WELCOME to our Autumn newsletter we have had a tremendous summer (weather wise) and it is a little disheartening once we get into October, knowing that it won’t be too long before the clocks go forward giving us very dark, gloomy evenings.  We continue to be very busy at S J Edney and we are pleased to welcome a new employee, Margaret Hansel who will be assisting both Seamus and Mary with their personal injury workloads.  Margaret is training to be a Legal Executive and she will be a great asset to the firm.  There have also been a number of important changes in how lawyers conduct personal injury litigation since April 2013 which are outlined in our newsletter.  These changes are keeping us very busy!  We also have a meeting coming up shortly with NHS England, to discuss what steps can be taken to avoid doctors abusing their position of trust following the criminal prosecution of Dr Bains.  It is hoped that important changes will be made by the NHS to ensure that this type of abuse by a doctor does not happen again.



Since the 1 April 2013 there have been some very important changes made to how solicitors conduct civil litigation and these have now been running for some 5 months with mixed results.  They are called “the Jackson Reforms” after the Judge who recommended these changes should be made.

Briefly, they fall into four broad categories:-

  • those reforms affecting all civil work, for example, the abolition of the recoverability of a success fee and after-the-event insurance premiums from an unsuccessful Defendant;
  • special rules for personal injury work, such as the introduction of a damages based cap on the success fee, namely the success fee paid by the Claimant cannot exceed 25% of their agreed damages;
  • those applying only to personal injury work, for example, solicitors are no longer able to pay a referral fee for work and the introduction of One-Way Costs Shifting (OWCS) and Fixed  Costs for lower value personal injury claims;
  • since the 31 July 2013, all personal injury claims upto the value of £25,000.00 have to be submitted on-line, via a Portal administered by the Ministry of Justice, with fixed costs payable depending on what stage the case is concluded.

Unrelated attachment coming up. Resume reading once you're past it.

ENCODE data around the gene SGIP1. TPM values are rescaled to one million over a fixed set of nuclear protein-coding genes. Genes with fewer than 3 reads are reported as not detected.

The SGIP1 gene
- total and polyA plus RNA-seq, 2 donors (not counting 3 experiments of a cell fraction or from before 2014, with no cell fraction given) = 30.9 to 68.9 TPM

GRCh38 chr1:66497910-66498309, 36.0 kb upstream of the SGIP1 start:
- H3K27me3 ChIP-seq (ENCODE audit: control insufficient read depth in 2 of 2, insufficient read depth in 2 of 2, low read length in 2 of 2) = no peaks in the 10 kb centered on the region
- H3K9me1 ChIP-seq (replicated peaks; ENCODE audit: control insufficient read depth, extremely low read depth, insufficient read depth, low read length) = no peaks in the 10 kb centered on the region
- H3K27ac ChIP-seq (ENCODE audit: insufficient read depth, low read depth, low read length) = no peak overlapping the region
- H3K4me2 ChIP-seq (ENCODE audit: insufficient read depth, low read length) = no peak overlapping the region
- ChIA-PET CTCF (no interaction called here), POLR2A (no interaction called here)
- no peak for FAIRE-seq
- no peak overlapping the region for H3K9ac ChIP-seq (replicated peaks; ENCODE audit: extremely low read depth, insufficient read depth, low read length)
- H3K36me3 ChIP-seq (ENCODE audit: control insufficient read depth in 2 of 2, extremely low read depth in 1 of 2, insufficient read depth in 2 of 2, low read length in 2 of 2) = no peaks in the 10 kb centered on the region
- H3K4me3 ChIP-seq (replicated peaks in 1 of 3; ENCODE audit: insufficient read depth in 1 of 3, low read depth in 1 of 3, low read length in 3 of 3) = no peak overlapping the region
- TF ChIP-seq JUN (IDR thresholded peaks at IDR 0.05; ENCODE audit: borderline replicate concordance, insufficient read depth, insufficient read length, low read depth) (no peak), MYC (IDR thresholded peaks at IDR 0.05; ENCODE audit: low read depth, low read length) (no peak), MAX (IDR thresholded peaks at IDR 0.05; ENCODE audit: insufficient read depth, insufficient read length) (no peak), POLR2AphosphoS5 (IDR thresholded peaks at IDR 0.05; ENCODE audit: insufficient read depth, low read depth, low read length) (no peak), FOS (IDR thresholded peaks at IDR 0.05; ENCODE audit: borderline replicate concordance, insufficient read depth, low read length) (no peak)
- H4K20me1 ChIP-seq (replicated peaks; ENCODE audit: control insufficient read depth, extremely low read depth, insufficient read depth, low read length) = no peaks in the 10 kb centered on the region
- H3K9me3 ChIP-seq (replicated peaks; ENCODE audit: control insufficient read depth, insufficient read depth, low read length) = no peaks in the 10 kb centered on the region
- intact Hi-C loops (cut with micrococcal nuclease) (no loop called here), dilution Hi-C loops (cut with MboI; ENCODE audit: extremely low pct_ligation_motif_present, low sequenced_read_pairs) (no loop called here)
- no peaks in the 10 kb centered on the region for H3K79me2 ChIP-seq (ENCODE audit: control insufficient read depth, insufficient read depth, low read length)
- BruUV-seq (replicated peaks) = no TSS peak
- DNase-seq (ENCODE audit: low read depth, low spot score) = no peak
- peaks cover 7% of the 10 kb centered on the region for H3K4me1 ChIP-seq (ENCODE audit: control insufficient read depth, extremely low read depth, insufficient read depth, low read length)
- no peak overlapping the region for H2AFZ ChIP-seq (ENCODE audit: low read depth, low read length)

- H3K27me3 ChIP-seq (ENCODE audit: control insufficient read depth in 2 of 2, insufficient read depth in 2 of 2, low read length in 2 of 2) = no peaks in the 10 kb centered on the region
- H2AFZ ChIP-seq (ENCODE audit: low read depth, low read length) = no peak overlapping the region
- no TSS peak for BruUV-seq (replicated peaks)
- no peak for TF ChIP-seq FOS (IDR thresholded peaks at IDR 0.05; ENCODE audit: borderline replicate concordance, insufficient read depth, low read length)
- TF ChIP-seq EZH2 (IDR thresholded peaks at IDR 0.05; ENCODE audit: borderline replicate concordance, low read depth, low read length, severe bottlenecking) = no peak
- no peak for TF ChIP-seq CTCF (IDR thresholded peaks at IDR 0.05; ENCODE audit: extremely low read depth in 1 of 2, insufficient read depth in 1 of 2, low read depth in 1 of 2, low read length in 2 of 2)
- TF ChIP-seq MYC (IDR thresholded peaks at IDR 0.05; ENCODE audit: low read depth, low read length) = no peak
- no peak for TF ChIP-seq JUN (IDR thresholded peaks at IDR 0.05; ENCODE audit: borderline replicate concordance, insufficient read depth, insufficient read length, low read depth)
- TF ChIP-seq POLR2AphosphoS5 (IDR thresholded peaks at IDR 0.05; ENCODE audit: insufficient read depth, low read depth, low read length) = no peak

Sadly for us lawyers, the changes in how we conduct personal injury cases will continue.  In particular, it is very likely that there will be an increase on the small claims limit for personal injury cases which has remained at £1,000.00 for some years.  A government announcement on this subject is expected in October 2013 and it is thought that the limit will be increased upto £5,000.00 or possibily as much as £10,000.00.  This is what the insurance industry want; a Claimant can only recover their legal and other fees if they receive damages in excess of the small claims limit.  In effect, many Claimants will be left having to either represent themselves or paying their own legal fees out of their agreed damages.  In our view, any increase will make it far more difficult for people to access justice if they have been a victim of an accident.



As mentioned in previous newsletters, S J Edney are acting for 21 women who were all sexually abused by Bains whilst they were his patients at Tinkers Lane Surgery in Royal Wootton Bassett.

NHS England have agreed to our request for a meeting which will take place at our office on the 3 October 2013.  Following his imprisonment, they are investigating how this abuse happened and they will be producing their own report with recommendations to try to avoid it happening again in the future, at any GP surgery.

NHS England will be sending a high powered delegation to this meeting and two of the topics which we will be raising are:-

  1. We would like to see improvements made on the rather wishy washy chaperone policy that exists in most GP practices and that puts the emphasis/responsibility on the individual patient to request a chaperone during an intimate examination.
  2. The problem many female patients have with all male GP practices – there should be some arrangement with another local GP practice whereby female patients are given the choice to see a female GP for an intimate examination if that is their wish.

It is hoped that this meeting will be productive and NHS England will take on board our client’s comments about what happened and their suggestions as to how things can be changed to prevent this type of abuse occurring again.




The final toll of workers fatally injured between April 2012 and March 2013, according to data from the Health and Safety Executive (HSE), an improvement on the 172 workers who lost their lives due to an injury at work last year but this is still an appalling statistic.


The number of clinical negligence claims recorded in the latest annual figures published by the Department of Work & Pensions’ compensation recovery unit, an 18% rise from the year before.


In the biggest personal injury case of its kind, 18,000 claimants decide to take action against Portuguese company Sonae following a fire at its Kirkby chipboard plant in 2011. Sonae, which formally admitted liability back in January for the fire, will defend itself in a three-week trial between July and September 2014. The Claimants, argue that they have suffered adverse health effects after the fire which burned for eight days and released toxins into the local area.


The Direct Line Group reveal in a recent report that it received £6.1m in referral fees from solicitors in the first half of 2013 and another £8.1m in credit hire fees.


The amount that whiplash claims (estimated in a recent report by the ABI Lifting the bonnet on car insurance – what are the real costs?) make up in an average £440 car insurance premium. £242 is the cost factored in for car repairs and replacement vehicles.


The percentage of GPs in 2012 who did not make an urgent referral of children that were eventually diagnosed with children’s eye cancer, retinoblastoma.